Violence in many forms can be preventable

01Oct 2020
Editor
The Guardian
Violence in many forms can be preventable

The International Day of Non-Violence is observed on 2 October, the birthday of Mahatma Gandhi. Violence is "the use of physical force so as to injure, abuse, damage, or destroy."  

Less conventional definitions are also used, such as the World Health Organisation's definition of violence as "the intentional use of physical force or power, threatened or actual, against oneself, another person, or against a group or community, which either results in or has a high likelihood of resulting in injury, death, psychological harm, maldevelopment, or deprivation."

Globally, violence resulted in the deaths of an estimated 1.28 million people in 2013 up from 1.13 million in 1990.  Of the deaths in 2013, roughly 842,000 were attributed to self-harm (suicide), 405,000 to interpersonal violence, and 31,000 to collective violence (war) and legal intervention.[4] In Africa, out of every 100,000 people, each year an estimated 60.9 die a violent death.  For each single death due to violence, there are dozens of hospitalizations, hundreds of emergency department visits, and thousands of doctors' appointments. Furthermore, violence often has lifelong consequences for physical and mental health and social functioning and can slow economic and social development.

In 2013, assault by firearm was the leading cause of death due to interpersonal violence, with 180,000 such deaths estimated to have occurred. The same year, assault by sharp object resulted in roughly 114,000 deaths, with a remaining 110,000 deaths from personal violence being attributed to other causes.  

Violence in many forms can be preventable. There is a strong relationship between levels of violence and modifiable factors in a country such as concentrated (regional) poverty, income and gender inequality, the harmful use of alcohol, and the absence of safe, stable, and nurturing relationships between children and parents. Strategies addressing the underlying causes of violence can be relatively effective in preventing violence, although mental and physical health and individual responses, personalities, etc. have always been decisive factors in the formation of these behaviors.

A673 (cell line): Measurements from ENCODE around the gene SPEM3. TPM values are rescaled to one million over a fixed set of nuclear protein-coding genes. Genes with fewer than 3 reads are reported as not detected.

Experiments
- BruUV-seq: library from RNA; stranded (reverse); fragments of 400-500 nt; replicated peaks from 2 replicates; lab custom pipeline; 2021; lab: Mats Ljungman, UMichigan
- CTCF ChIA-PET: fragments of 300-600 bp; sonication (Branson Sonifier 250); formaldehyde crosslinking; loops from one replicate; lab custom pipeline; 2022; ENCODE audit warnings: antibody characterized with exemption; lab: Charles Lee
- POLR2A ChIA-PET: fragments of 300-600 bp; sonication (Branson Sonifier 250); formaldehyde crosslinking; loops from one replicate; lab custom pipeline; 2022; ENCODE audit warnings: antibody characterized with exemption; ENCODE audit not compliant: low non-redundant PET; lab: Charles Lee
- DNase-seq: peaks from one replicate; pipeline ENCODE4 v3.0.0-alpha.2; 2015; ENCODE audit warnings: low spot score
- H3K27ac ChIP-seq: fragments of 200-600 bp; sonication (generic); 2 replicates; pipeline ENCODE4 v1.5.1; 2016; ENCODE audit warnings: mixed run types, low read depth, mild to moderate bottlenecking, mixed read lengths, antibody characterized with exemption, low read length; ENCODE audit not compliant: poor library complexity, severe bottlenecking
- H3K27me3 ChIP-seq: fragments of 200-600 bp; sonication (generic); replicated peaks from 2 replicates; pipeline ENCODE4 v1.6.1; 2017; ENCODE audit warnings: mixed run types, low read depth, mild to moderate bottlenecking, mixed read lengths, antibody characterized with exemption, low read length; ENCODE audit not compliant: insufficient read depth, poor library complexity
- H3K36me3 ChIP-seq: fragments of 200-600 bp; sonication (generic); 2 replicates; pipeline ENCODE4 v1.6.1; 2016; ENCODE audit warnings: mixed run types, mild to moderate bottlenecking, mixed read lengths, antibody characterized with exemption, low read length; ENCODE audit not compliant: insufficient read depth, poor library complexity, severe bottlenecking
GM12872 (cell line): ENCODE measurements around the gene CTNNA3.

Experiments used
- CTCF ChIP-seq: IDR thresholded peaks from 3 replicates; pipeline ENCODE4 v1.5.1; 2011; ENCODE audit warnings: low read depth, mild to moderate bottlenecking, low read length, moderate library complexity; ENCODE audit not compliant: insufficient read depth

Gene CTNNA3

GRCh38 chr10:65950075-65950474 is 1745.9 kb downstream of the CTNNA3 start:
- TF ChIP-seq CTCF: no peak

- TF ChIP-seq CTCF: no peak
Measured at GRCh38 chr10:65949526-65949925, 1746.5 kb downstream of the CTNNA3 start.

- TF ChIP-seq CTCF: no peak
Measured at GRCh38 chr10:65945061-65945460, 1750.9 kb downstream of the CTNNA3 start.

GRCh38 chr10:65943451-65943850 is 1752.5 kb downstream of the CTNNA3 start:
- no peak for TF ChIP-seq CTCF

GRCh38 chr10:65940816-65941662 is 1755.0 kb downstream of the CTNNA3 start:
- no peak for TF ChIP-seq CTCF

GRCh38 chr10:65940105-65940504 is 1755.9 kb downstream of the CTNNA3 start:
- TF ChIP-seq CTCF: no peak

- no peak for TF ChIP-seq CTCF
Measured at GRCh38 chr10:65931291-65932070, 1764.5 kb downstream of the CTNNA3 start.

Collective violence is subdivided into structural violence and economic violence. Unlike the other two broad categories, the subcategories of collective violence suggest possible motives for violence committed by larger groups of individuals or by states. Collective violence that is committed to advance a particular social agenda includes, for example, crimes of hate committed by organized groups, terrorist acts and mob violence. Political violence includes war and related violent conflicts, state violence and similar acts carried out by larger groups. Economic violence includes attacks by larger groups motivated by economic gain – such as attacks carried out with the purpose of disrupting economic activity, denying access to essential services, or creating economic division and fragmentation. Clearly, acts committed by larger groups can have multiple motives.  

In January 2004, Iranian Nobel laureate Shirin Ebadi had taken a proposal for an International Day of Non-Violence from a Hindi teacher in Paris teaching international students to the World Social Forum in Mumbai. The idea gradually attracted the interest of some leaders of India's Congress Party ("Ahimsa Finds Teen Voice", The Telegraph, Calcutta) until a Satyagraha Conference resolution in New Delhi in January 2007, initiated by Indian National Congress President and Chairperson of the United Progressive Alliance Sonia Gandhi and Archbishop Desmond Tutu, called upon the United Nations to adopt the idea.  

On 15 June 2007 the United Nations General Assembly voted to establish 2 October as the International Day of Non-Violence.  The resolution by the General Assembly asks all members of the UN system to commemorate 2 October in "an appropriate manner and disseminate the message of non-violence, including through education and public awareness."  

The United Nations Postal Administration (UNPA) in New York City prepared a special cachet to commemorate this event, following a request from the Indian Ambassador at the Permanent Mission of India to the UN. The boxed pictorial cachet design was prepared by the UNPA and was limited to cancellation at UNPA's NY location (not Geneva and Vienna). The UNPA has indicated that all outgoing UNPA mail between 2 and 31 October carried the cachet.  

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